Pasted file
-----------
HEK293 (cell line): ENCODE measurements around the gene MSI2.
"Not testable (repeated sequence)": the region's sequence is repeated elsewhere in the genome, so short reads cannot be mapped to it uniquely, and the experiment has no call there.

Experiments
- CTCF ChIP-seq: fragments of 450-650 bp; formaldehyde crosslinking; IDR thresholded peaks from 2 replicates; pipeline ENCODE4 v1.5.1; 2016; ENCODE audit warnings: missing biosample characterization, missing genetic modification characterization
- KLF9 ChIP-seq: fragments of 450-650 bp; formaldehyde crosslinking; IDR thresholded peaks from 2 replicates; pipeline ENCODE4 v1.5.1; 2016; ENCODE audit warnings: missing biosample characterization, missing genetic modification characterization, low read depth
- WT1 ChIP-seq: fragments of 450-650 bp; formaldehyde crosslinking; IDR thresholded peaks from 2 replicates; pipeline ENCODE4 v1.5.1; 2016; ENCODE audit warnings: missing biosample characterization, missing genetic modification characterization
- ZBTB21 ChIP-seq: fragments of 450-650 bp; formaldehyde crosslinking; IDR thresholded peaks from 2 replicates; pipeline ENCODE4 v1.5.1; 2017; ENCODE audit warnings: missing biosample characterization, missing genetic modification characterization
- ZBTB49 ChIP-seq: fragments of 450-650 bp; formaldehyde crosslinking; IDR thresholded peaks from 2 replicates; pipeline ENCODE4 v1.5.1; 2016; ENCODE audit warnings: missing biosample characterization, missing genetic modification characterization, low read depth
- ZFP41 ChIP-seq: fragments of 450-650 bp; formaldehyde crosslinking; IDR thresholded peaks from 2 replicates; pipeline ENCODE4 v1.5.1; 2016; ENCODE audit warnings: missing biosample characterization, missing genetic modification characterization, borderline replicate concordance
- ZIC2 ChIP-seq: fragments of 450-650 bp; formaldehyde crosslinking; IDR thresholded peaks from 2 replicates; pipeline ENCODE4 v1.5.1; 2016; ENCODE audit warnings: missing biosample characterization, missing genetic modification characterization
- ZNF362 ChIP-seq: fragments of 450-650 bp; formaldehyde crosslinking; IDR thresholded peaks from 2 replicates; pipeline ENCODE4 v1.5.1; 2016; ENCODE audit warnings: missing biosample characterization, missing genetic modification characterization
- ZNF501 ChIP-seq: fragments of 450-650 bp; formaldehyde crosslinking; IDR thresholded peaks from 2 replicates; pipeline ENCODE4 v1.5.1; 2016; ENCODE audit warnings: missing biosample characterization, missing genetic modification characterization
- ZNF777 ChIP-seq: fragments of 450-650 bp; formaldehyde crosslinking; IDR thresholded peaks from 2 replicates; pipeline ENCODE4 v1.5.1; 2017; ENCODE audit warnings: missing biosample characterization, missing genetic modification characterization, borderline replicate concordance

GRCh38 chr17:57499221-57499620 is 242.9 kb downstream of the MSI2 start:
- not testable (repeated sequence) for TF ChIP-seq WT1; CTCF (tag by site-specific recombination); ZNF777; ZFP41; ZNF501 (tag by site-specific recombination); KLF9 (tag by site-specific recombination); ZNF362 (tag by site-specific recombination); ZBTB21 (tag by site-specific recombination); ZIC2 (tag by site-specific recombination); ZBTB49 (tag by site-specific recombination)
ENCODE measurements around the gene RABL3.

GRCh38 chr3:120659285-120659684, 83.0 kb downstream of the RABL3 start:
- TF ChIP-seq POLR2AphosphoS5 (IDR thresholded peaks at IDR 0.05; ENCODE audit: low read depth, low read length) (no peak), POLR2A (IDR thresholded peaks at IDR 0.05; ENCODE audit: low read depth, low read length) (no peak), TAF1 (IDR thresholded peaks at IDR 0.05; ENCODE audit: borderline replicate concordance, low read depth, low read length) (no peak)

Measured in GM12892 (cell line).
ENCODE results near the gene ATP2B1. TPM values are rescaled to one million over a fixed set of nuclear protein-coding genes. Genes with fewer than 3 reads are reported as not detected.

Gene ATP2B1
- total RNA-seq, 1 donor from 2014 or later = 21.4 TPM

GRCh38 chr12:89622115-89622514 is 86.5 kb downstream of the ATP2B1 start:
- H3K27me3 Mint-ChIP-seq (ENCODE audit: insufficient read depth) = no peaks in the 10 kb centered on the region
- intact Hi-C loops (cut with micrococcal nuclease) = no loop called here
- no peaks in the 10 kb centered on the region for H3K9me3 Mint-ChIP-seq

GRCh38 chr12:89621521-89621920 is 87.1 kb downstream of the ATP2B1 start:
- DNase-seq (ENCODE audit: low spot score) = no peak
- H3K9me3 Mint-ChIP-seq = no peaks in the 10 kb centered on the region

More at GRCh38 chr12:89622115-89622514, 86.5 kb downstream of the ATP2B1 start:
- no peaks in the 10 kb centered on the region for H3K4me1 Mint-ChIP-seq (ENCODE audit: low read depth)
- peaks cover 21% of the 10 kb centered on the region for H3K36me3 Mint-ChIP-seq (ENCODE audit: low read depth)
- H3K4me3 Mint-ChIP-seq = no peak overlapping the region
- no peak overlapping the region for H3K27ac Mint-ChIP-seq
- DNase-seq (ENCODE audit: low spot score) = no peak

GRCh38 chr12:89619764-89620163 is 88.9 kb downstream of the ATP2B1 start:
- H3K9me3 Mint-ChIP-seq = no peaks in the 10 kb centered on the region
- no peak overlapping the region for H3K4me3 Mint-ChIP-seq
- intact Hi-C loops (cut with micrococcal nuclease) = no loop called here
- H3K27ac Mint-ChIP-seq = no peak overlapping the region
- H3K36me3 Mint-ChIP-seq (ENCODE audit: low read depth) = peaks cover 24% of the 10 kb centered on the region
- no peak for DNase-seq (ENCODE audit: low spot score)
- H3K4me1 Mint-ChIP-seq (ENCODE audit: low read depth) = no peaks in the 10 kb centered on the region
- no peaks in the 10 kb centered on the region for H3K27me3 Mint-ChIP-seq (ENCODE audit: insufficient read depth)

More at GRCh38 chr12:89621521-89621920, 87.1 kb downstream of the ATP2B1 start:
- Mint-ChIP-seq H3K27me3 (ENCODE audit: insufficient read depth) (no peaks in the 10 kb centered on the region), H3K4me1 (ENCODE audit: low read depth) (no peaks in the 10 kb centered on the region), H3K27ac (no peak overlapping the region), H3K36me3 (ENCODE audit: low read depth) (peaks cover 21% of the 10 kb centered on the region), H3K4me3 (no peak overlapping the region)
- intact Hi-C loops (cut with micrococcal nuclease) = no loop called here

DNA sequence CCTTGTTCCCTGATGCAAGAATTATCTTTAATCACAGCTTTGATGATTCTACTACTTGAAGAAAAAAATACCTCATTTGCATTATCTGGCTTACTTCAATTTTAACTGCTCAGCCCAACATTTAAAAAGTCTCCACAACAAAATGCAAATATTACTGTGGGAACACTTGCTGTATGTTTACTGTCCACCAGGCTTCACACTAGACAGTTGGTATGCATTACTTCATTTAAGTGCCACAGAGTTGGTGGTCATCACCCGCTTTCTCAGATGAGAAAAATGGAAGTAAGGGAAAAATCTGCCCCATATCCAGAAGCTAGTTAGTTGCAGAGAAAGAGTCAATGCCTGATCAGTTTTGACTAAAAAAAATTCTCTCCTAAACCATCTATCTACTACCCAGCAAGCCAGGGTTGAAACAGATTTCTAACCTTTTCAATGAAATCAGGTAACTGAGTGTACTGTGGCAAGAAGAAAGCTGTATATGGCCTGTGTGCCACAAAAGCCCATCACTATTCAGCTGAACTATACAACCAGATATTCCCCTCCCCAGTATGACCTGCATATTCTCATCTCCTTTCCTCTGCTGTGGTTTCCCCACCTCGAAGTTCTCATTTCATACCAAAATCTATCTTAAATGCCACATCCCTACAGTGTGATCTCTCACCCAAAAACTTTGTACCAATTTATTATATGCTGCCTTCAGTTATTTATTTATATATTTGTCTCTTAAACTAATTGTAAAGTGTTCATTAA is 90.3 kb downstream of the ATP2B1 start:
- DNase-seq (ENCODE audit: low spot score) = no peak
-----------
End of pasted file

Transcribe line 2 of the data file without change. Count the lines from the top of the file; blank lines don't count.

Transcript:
"Not testable (repeated sequence)": the region's sequence is repeated elsewhere in the genome, so short reads cannot be mapped to it uniquely, and the experiment has no call there.